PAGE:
Better Know Your Muslim Music Genres

Categories: Weird Holidays

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In 2010, writer and producer Javed Mohammed decided to get the ball rolling on World Day of Muslim Culture, Peace, Dialogue and Film. The internationally recognized holiday annually celebrated on March 15 is meant to spotlight the peaceful contributions followers of Islam make to society, and to art especially. In a time when Islam is still viewed very suspiciously by many Americans, this is definitely a good thing to be attempting.

You see, almost all of the Muslims you're going to run into in the course of your life are going to be perfectly normal folks who treat their religion exactly the same as you do. This includes musicians. Especially musicians.

You know how Alice Cooper is a devout born-again Christian but basically spends all his time singing about demons and murder? It's exactly like that in the Muslim world as well.

So today I thought I'd introduce you to some musical Muslims to do my part to spread Mr. Mohammed's dream. Here are five musical genres to which Islam is clearly contributing for the better.

Rap: Rhymefest
Kanye West may have been the voice for "Jesus Walks," but the man behind the song was one Che Smith, better known as Rhymefest. He was led to the path of Islam by a member of the Vice Lords gang, and subsequently cleaned up his act to become a successful rapper and ghostwriter.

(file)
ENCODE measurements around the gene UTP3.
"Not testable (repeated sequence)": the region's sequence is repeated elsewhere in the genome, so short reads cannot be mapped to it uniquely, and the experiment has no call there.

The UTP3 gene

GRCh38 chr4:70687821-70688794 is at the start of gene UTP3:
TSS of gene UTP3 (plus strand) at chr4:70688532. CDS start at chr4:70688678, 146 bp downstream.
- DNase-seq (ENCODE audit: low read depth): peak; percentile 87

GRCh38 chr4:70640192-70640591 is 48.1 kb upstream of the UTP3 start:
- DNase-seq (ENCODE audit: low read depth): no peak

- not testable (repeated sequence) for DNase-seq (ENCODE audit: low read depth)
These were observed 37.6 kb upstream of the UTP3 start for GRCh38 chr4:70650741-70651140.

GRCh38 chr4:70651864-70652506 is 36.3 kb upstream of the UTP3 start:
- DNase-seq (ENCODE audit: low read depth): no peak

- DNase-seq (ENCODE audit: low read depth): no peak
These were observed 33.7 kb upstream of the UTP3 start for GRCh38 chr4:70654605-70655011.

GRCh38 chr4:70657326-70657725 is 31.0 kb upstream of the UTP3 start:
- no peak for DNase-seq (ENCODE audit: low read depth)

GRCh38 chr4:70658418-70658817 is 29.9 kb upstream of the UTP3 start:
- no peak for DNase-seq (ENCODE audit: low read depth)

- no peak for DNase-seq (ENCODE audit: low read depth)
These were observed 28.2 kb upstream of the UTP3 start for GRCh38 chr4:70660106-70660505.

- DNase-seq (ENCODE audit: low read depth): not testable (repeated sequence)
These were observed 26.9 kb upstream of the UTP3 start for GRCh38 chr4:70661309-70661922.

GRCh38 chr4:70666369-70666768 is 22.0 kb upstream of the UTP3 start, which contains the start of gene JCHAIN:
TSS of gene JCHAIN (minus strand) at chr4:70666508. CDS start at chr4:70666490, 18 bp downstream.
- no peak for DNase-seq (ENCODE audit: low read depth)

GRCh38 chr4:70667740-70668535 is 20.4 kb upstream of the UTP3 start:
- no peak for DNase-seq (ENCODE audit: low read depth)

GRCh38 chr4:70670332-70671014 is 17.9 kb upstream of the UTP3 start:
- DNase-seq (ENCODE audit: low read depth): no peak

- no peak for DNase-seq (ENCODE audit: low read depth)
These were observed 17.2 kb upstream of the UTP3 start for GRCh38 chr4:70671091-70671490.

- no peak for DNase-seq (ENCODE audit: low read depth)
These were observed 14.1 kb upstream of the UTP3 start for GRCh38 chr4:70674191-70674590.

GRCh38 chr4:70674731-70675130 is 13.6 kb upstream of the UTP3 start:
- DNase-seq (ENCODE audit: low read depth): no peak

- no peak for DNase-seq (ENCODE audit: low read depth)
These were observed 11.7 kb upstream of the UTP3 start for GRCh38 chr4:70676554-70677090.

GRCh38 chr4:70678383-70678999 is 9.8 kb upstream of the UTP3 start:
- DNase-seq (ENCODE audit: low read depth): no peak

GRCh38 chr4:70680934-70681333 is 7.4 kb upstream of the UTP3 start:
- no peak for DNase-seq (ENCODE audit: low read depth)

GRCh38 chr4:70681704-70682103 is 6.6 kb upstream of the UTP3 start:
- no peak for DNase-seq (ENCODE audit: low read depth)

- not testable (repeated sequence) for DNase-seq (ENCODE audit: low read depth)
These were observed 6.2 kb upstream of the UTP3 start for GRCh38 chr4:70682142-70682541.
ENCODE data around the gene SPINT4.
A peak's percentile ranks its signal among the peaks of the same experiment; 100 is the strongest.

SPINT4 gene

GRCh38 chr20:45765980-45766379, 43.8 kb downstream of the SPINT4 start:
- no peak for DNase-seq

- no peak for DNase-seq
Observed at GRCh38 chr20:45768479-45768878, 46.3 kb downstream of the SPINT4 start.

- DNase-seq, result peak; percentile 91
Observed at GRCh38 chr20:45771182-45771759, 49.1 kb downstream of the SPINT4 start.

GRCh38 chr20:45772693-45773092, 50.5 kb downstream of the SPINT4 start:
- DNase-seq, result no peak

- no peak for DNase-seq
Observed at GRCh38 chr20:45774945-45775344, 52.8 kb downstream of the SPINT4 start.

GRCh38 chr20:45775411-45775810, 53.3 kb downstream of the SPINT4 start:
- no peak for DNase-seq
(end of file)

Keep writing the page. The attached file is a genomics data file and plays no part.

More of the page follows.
It might seem weird for him to pen "Jesus Walks," but the lyrics really match up with his solid stance against artists invoking the name of God as a shield.


Goth: Peter Murphy
When you think of the pale, vampiric Peter Murphy, Islam doesn't particularly come to mind. But the Irish-Catholic singer became a Muslim in the '90s and now lives in Turkey, where he is well-known in Sufi mysticism circles. [Murphy will be at Numbers April 26 -- ed.]

You can hear a distinctly Turkish flavor in albums like Dust and Holy Smoke, but even in more traditional pop outings like Unshattered, there is plenty of allusion to his faith. "Face the Moon" was inspired by a Muslim analogy that the moon represents the reflected holy light of God, a light too bright to stare at directly.


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